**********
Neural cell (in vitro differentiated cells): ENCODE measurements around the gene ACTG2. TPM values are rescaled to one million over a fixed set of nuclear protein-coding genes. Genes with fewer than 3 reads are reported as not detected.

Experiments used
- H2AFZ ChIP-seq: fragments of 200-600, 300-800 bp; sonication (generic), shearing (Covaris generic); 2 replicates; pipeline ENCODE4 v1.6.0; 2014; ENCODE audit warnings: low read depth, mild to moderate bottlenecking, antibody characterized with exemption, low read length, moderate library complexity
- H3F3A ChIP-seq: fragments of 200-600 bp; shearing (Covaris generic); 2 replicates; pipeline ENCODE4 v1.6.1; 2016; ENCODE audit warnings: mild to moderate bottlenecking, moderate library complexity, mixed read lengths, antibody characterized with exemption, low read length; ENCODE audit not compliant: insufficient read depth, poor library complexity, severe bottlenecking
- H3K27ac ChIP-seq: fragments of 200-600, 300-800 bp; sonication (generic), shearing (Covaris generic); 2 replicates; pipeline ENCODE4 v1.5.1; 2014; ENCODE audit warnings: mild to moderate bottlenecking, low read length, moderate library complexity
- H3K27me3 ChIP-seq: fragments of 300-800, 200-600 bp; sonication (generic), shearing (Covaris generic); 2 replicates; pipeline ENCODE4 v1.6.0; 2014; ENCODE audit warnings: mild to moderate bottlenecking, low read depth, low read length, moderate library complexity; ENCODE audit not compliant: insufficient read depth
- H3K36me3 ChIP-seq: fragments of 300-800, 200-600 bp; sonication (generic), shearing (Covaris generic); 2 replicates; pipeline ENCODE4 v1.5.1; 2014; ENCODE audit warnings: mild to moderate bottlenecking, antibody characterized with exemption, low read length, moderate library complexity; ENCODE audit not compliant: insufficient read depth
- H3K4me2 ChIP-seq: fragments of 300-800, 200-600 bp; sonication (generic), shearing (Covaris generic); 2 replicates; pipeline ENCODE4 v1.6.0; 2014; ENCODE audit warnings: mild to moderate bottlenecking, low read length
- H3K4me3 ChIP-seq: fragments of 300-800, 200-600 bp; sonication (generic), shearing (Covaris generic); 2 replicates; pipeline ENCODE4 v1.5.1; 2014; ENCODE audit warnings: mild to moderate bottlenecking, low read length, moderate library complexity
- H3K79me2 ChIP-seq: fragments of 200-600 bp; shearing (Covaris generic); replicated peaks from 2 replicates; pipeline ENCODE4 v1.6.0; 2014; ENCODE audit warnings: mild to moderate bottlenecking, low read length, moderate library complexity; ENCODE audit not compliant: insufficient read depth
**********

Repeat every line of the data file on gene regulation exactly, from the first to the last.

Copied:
Neural cell (in vitro differentiated cells): ENCODE measurements around the gene ACTG2. TPM values are rescaled to one million over a fixed set of nuclear protein-coding genes. Genes with fewer than 3 reads are reported as not detected.

Experiments used
- H2AFZ ChIP-seq: fragments of 200-600, 300-800 bp; sonication (generic), shearing (Covaris generic); 2 replicates; pipeline ENCODE4 v1.6.0; 2014; ENCODE audit warnings: low read depth, mild to moderate bottlenecking, antibody characterized with exemption, low read length, moderate library complexity
- H3F3A ChIP-seq: fragments of 200-600 bp; shearing (Covaris generic); 2 replicates; pipeline ENCODE4 v1.6.1; 2016; ENCODE audit warnings: mild to moderate bottlenecking, moderate library complexity, mixed read lengths, antibody characterized with exemption, low read length; ENCODE audit not compliant: insufficient read depth, poor library complexity, severe bottlenecking
- H3K27ac ChIP-seq: fragments of 200-600, 300-800 bp; sonication (generic), shearing (Covaris generic); 2 replicates; pipeline ENCODE4 v1.5.1; 2014; ENCODE audit warnings: mild to moderate bottlenecking, low read length, moderate library complexity
- H3K27me3 ChIP-seq: fragments of 300-800, 200-600 bp; sonication (generic), shearing (Covaris generic); 2 replicates; pipeline ENCODE4 v1.6.0; 2014; ENCODE audit warnings: mild to moderate bottlenecking, low read depth, low read length, moderate library complexity; ENCODE audit not compliant: insufficient read depth
- H3K36me3 ChIP-seq: fragments of 300-800, 200-600 bp; sonication (generic), shearing (Covaris generic); 2 replicates; pipeline ENCODE4 v1.5.1; 2014; ENCODE audit warnings: mild to moderate bottlenecking, antibody characterized with exemption, low read length, moderate library complexity; ENCODE audit not compliant: insufficient read depth
- H3K4me2 ChIP-seq: fragments of 300-800, 200-600 bp; sonication (generic), shearing (Covaris generic); 2 replicates; pipeline ENCODE4 v1.6.0; 2014; ENCODE audit warnings: mild to moderate bottlenecking, low read length
- H3K4me3 ChIP-seq: fragments of 300-800, 200-600 bp; sonication (generic), shearing (Covaris generic); 2 replicates; pipeline ENCODE4 v1.5.1; 2014; ENCODE audit warnings: mild to moderate bottlenecking, low read length, moderate library complexity
- H3K79me2 ChIP-seq: fragments of 200-600 bp; shearing (Covaris generic); replicated peaks from 2 replicates; pipeline ENCODE4 v1.6.0; 2014; ENCODE audit warnings: mild to moderate bottlenecking, low read length, moderate library complexity; ENCODE audit not compliant: insufficient read depth